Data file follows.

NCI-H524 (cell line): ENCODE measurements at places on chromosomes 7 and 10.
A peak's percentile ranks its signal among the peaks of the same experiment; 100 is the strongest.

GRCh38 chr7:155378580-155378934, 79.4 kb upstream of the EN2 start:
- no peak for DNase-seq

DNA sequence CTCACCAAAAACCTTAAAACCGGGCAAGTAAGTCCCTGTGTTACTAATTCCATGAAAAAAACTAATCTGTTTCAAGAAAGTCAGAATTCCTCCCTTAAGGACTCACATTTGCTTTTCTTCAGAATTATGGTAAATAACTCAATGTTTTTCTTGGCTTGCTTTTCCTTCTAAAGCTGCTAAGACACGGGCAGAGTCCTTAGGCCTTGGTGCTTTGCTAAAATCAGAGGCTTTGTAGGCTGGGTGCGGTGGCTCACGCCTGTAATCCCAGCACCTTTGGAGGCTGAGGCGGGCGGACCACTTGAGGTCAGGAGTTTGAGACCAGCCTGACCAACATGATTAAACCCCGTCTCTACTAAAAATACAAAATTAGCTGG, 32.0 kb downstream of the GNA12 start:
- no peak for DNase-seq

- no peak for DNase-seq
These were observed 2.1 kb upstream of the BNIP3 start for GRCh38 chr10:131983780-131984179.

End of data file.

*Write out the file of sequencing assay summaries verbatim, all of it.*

NCI-H524 (cell line): ENCODE measurements at places on chromosomes 7 and 10.
A peak's percentile ranks its signal among the peaks of the same experiment; 100 is the strongest.

GRCh38 chr7:155378580-155378934, 79.4 kb upstream of the EN2 start:
- no peak for DNase-seq

DNA sequence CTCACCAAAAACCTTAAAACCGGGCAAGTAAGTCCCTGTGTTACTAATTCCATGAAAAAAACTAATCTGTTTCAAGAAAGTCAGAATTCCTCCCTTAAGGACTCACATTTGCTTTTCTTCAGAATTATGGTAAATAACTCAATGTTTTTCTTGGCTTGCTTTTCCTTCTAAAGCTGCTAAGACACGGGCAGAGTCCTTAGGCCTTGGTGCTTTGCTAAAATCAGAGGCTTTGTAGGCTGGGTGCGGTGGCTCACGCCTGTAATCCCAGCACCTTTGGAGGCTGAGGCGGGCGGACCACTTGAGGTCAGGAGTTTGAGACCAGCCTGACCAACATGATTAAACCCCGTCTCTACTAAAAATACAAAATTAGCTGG, 32.0 kb downstream of the GNA12 start:
- no peak for DNase-seq

- no peak for DNase-seq
These were observed 2.1 kb upstream of the BNIP3 start for GRCh38 chr10:131983780-131984179.